Medora, ND, Moves Forward with Airport Study Plans: Council Votes to Look into Study 3-0

In a 3-0 vote the council agreed to continue looking into the possible project that would include a meeting with North Dakota Aeronautics Commission administrators and other officials in Bismarck.


Feb. 06--MEDORA -- Though it's too early to predict whether North Dakota's most-visited tourist town will get an airport, its city council on Tuesday night agreed to move forward toward a feasibility study.

In a 3-0 vote the council agreed to continue looking into the possible project that would include a meeting with North Dakota Aeronautics Commission administrators and other officials in Bismarck.

Councilmembers Denis Joyce and Todd Corneil were absent.

In December, Medora city officials received a letter from NDAC interim director Kyle Wanner, alerting to the fact that the city could soon lose out on potential federal funding program options -- which could pay for a large chunk of an airport's establishment and maintenance -- if it doesn't move to pursue an airport project.

"I asked (Billings) County if they had any opposition to proceeding with a study and they said no," Medora Mayor Doug Ellison said. "At this point, we still have a federal designation for an airport. But we're in danger of losing that if we don't use it. What I've wanted to do all along is just get some figures in mind."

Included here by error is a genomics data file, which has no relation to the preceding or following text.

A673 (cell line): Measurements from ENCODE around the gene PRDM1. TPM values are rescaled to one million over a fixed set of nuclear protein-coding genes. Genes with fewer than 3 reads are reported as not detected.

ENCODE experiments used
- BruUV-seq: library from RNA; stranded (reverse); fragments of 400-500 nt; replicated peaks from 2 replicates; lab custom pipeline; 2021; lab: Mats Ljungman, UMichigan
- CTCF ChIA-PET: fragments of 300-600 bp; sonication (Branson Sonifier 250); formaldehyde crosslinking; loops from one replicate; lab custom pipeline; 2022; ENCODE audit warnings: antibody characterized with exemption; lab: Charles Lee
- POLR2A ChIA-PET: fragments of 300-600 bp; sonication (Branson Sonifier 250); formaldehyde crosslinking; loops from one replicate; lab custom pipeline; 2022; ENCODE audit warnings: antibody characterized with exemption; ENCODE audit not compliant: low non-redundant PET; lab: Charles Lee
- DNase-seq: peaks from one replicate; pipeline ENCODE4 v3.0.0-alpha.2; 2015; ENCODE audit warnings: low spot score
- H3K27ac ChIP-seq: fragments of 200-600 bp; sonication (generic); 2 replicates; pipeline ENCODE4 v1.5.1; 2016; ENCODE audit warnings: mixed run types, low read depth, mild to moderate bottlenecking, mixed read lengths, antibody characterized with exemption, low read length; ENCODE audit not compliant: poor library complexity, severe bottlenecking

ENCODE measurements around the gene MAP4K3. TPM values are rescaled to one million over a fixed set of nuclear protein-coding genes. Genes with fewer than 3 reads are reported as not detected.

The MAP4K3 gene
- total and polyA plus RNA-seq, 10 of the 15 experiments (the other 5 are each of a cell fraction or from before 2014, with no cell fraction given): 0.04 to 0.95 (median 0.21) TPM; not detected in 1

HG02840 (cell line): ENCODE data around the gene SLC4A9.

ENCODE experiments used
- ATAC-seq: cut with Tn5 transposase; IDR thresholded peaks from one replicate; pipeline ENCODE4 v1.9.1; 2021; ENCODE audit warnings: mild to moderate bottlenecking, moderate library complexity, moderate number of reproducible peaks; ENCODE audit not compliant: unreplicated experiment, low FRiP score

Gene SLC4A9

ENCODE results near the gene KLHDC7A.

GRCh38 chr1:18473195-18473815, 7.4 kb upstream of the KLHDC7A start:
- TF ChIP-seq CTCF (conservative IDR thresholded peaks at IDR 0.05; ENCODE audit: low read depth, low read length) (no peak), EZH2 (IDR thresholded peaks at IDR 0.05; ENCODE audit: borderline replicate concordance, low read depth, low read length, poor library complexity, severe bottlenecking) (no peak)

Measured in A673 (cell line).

Brian Rau, North Dakota liaison for the Recreational Aviation Foundation, said at the meeting that he believes there would be enough interest and plane traffic to justify an airport in Medora.

"Our organization tries to promote and maintain recreational airstrips," said Rau, a pilot and Medina businessman. "By definition, a recreational airstrip means there's something recreational to do on ground once you get there. It seems like every year, someone with the North Dakota Pilots Association asks when we're going to be able to fly to Medora. I think this has statewide interest and also reach into eastern Montana."

During January's council meeting, objections were raised about a potential airport with some residents citing concerns about historic nature and pristine Badlands setting, which could be disturbed by planes coming and going.

Councilman Kevin Clyde wondered whether Medora would have a suitable and available piece of land where an airport could go.

In the mid-1980s and again in the '90s, feasibility studies for an airport in Medora were pursued, but nothing ever materialized. The city was once home to a small facility called the Buddy Ranch Airport on land leased by the U.S. Forest Service at the top of a butte east of Medora for a number of years until it closed in the early 1980s.

In an email sent to The Press on Wednesday, Wanner said his agency looks forward to working with Billings County and Medora to see if an airport would make sense.

"With the current exploration of oil and gas in western North Dakota, and with the area being one of the state's largest tourist attractions, now is the time to determine if an airport would a benefit to the community," Wanner stated in the email. "We look forward to working with the City of Medora and the Federal Aviation Administration to complete a feasibility study that will be able to provide the local decision-makers with the information needed to make a sound decision."

In his letter to the city, Wanner stated that grant money would be available for up to 95 percent of the study's cost.

Copyright 2014 - The Dickinson Press, N.D.

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